Diplomacy +23 at 3rd level??? Help, my player must be wrong!!! - Page 6





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  1. #51
    Quote Originally Posted by Lord Pendragon
    No, it's a core rule. I believe the relevent text is in the DMG under Adjusting NPC attitudes, if memory serves. Skills like Diplomacy do not work when used by one PC on another. The player always gets to decide how his character will react to any given statement (barring magic.)

    So this 3rd-level super-diplomat can't use his Diplomacy skill to convince the rest of the party that they'd be better off if he held on to all the magic items they find. Or it'd be a good idea if he rode the paladin's warhorse. etc. etc.

    This came up before in a thread where a PC sorceress was trying to use a high diplomacy score to basically make the party fighter into her personal servant. RAW, it doesn't work.Np. Just clarifying.
    We call this Roll Playing... not Role Playing. The best response to a roll is one of the following:
    1. I assume by your current interest in my position you wish for me to follow you
    2. ARGH! What is that THING? (points at the d20 the person just threw at them)
    3. I see this as a political position, my free will, and will treat it as such, however i will roleplay against you, and the DM will award myself victor for simple efforts
    4. yeah, so you can roll a dice, so can I. What is it you want?
    5. I have a spork!
    6. Please treat me as a party member not a tavern wench... ignore those ranks in profession (wenching)
    7. *best ever* Narf?


    The main reasons we respond like this is because we're there to interact, not throw dice around at each other... much. Outside of combat the dice can become pointless as a good set of roleplayers will dispatch of such modifiers and take care of things. We've even had the barbarian act as diplomat to a group of orcs... lucky we did too, he walked up and said some ego inflating things and we all got through without much effort; the barbarian wasn't too smart anyway, but it suited the character.
    I may not be able to find an in-book reference where you cant, but I personally find it quite rude that you dont partake of effort with myself in a game.

    -Romers

 

  • #52
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    Quote Originally Posted by Lord Pendragon
    No, it's a core rule. I believe the relevent text is in the DMG under Adjusting NPC attitudes, if memory serves. Skills like Diplomacy do not work when used by one PC on another. The player always gets to decide how his character will react to any given statement (barring magic.)
    Interestingly enough, that section only says that "NPCs can never influence PC attitudes" with a Diplomacy or Cha check and that the "players always make their characters' decisions." No reference to PCs using Diplomacy against other PCs. That being said, I agree with you that it shouldn't be possible.
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  • #53
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    Quote Originally Posted by shilsen
    Interestingly enough, that section only says that "NPCs can never influence PC attitudes" with a Diplomacy or Cha check and that the "players always make their characters' decisions." No reference to PCs using Diplomacy against other PCs. That being said, I agree with you that it shouldn't be possible.
    That's the part. i.e. Regardless of Diplomacy rolls, "players always make their characters' decisions." I wish I had the search feature, I'd pull up the previous thread that delved into this. That thread was, conversely, a DM irritated that he couldn't use Bluff/Diplomacy on his PCs, when running NPCs, and then of course devolved from there.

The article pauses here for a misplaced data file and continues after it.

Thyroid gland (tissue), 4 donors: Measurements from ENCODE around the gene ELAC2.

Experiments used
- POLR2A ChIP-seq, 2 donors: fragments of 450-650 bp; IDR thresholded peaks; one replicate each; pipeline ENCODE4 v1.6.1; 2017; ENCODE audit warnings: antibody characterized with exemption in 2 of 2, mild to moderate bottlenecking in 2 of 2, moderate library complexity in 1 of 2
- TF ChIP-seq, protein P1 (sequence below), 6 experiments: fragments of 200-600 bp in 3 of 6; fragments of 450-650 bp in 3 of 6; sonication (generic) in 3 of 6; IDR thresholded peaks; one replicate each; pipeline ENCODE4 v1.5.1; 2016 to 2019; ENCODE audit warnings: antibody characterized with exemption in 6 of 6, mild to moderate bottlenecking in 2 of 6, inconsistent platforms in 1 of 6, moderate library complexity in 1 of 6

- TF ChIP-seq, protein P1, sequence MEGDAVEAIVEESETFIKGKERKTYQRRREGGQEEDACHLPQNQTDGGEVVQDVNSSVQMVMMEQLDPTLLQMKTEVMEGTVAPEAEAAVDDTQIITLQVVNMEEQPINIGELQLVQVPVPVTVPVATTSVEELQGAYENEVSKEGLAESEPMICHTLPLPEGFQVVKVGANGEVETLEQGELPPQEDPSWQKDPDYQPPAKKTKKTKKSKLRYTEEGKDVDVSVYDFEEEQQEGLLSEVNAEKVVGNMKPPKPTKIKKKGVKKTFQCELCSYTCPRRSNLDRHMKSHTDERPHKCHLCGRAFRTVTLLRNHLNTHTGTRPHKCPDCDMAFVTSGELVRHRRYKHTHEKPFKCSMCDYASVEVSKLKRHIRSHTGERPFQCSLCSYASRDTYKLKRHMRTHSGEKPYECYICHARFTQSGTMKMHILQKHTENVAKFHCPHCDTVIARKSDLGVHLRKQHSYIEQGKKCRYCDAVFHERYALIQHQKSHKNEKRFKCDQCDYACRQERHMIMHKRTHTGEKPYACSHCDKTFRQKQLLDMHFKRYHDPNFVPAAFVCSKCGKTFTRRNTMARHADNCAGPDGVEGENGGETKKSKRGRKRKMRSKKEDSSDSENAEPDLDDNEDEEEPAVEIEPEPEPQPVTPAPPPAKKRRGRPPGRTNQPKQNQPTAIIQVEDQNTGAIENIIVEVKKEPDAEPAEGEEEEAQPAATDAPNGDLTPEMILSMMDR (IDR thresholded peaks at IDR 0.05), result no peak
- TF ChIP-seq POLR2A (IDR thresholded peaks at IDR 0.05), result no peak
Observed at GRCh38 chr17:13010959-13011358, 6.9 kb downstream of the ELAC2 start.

Basically, neither the DM nor another player can tell a player how his PC will react to a proposal, regardless of a +1000 Diplomacy roll. And that's absolutely the way it should be.


    Although my 9th-level bard would be more than happy if one of my current DMs ruled it the other way. Hel-lo, Overlord of the PC group!
    signed Jere, Lord of Pendragon

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    With eyes that speak of wonders on the other side of Day.
    She dances in the shadows where others fear to tread;
    But though her touch may kill you, it's her love that you should dread."

  • #54
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    Basically, neither the DM nor another player can tell a player how his PC will react to a proposal, regardless of a +1000 Diplomacy roll. And that's absolutely the way it should be.
    *nod* and it's a pretty easy rule to work with as a DM - you just make a couple rolls (or consult his handy-dandy list of pre-rolls so the dice don't tip the players off) comparing the NPCs appropriate social skill vs the PCs sense motive, and use that as a guideline on how to play the NPC out - should he come across as slick and believable, or stumbling and obviously up to something.

    For PC to PC interaction, however... yeah... not all that useful.
    *roll* No, you don't find any traps, and in fact that big red lever over there appears to be made out of candy!

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    Quote Originally Posted by Sejs
    *nod* and it's a pretty easy rule to work with as a DM - you just make a couple rolls (or consult his handy-dandy list of pre-rolls so the dice don't tip the players off) comparing the NPCs appropriate social skill vs the PCs sense motive, and use that as a guideline on how to play the NPC out - should he come across as slick and believable, or stumbling and obviously up to something.

    For PC to PC interaction, however... yeah... not all that useful.
    Good point. That's how I tend to run bluff and diplomacy for the NPCs vs. the PCs. If the NPCs lose, I'll roleplay them appropriately and 'slip up' on purpose. What's sad, however, is when an NPC is really obviously lying through his teeth and the PCs believe him anyway. Well, not that sad
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    I dislike the idea of my stats doing the wheeling and dealing for me. I at the game to play, not be played.